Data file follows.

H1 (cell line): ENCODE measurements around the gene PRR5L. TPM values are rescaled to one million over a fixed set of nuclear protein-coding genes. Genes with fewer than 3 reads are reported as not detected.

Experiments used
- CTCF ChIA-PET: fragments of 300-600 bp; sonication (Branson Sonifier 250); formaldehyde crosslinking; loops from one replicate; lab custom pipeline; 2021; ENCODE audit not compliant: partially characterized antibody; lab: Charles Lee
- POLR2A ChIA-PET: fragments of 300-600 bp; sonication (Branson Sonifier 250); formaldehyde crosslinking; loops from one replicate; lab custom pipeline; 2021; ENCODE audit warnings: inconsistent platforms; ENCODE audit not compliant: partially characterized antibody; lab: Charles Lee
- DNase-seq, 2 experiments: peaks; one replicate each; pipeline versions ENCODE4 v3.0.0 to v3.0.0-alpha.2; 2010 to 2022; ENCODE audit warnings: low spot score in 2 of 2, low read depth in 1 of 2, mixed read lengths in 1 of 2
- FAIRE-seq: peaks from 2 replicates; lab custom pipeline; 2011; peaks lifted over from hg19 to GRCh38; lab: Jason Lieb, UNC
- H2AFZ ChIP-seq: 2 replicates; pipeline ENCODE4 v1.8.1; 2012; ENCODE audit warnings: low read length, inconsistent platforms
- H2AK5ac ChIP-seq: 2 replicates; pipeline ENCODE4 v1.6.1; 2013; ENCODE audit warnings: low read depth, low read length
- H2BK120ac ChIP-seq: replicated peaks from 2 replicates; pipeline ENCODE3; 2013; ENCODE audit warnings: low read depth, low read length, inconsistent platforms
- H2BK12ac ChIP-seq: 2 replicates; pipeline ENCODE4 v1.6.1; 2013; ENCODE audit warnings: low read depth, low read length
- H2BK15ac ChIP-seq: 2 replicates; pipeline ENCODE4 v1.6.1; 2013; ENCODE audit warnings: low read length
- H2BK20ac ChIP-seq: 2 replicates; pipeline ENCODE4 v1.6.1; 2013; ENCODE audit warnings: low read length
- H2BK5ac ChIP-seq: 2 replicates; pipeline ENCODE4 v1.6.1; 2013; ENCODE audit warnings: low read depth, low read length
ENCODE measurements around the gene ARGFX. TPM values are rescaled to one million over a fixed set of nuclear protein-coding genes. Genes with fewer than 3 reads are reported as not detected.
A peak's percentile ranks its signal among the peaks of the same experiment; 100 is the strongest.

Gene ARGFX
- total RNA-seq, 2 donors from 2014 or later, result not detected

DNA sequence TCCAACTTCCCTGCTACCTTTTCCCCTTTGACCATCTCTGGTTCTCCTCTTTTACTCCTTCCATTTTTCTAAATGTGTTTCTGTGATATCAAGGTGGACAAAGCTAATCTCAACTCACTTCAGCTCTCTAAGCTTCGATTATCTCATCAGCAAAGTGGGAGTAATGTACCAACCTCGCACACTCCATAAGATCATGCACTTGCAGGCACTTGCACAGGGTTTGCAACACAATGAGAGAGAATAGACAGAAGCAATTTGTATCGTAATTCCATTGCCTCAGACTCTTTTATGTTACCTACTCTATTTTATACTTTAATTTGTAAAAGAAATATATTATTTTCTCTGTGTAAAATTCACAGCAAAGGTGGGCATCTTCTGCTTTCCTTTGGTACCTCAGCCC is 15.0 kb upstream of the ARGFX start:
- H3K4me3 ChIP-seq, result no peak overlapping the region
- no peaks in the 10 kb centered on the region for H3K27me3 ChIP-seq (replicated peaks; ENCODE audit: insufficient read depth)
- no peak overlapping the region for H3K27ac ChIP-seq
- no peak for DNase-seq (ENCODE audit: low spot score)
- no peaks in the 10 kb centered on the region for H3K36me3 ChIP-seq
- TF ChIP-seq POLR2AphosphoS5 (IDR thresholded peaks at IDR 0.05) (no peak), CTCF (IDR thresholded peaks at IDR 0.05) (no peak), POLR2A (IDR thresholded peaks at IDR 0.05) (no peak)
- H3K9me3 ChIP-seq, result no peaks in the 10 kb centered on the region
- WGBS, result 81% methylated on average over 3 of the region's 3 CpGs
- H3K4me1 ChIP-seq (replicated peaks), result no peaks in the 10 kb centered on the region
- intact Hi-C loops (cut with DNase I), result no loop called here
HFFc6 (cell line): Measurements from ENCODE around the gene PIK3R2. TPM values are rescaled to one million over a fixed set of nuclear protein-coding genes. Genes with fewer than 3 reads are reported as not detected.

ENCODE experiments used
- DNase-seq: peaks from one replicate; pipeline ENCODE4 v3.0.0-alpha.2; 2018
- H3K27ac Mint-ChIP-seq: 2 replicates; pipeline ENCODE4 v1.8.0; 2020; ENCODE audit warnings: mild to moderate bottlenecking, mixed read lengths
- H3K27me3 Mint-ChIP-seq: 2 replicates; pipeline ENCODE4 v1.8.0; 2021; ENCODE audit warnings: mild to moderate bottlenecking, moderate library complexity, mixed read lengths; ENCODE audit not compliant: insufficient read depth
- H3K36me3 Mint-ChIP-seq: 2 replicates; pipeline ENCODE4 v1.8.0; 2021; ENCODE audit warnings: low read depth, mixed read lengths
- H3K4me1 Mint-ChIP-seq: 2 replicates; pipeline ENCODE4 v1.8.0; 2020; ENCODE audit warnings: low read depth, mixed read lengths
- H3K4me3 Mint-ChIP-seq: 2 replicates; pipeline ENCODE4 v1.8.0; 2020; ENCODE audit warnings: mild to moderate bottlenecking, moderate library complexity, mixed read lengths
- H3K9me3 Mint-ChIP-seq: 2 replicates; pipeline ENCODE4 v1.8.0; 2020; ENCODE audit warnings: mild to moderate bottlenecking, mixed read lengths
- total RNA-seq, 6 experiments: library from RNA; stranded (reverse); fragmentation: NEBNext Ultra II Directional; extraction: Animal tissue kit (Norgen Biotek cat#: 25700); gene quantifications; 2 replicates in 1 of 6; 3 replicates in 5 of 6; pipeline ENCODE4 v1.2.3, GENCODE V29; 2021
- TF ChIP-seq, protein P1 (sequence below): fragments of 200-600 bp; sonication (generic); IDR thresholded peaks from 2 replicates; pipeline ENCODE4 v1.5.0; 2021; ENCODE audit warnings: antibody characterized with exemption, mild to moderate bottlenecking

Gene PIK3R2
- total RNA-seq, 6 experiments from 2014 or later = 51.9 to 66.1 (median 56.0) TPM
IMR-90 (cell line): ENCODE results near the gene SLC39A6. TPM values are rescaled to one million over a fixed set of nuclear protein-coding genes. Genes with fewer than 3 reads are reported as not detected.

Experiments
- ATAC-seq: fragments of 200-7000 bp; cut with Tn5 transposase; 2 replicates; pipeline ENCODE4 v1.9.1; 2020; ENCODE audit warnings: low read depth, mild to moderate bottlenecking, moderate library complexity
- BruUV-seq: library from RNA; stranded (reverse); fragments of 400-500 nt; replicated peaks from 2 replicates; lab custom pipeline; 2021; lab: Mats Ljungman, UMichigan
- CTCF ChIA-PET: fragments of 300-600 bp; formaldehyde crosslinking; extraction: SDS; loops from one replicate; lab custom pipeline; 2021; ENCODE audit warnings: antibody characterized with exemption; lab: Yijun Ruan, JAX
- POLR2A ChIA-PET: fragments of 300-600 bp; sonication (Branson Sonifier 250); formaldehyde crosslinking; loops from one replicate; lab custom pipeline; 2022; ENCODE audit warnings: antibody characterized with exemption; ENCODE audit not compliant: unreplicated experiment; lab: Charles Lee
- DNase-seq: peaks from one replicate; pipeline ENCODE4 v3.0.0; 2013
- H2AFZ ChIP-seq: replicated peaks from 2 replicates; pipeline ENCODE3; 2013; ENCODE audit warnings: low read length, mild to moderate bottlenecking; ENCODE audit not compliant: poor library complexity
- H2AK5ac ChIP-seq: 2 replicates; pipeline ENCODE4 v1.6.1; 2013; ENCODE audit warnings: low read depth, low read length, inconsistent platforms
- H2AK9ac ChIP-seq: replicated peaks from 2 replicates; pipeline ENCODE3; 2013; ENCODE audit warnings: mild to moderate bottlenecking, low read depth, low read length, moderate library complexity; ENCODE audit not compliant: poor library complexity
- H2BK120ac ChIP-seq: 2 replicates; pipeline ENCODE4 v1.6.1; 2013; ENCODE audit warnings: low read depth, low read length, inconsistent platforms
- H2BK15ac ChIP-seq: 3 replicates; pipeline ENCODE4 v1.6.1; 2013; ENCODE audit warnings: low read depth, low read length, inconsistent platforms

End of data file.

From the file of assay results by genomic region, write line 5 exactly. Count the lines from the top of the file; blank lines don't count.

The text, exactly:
- DNase-seq, 2 experiments: peaks; one replicate each; pipeline versions ENCODE4 v3.0.0 to v3.0.0-alpha.2; 2010 to 2022; ENCODE audit warnings: low spot score in 2 of 2, low read depth in 1 of 2, mixed read lengths in 1 of 2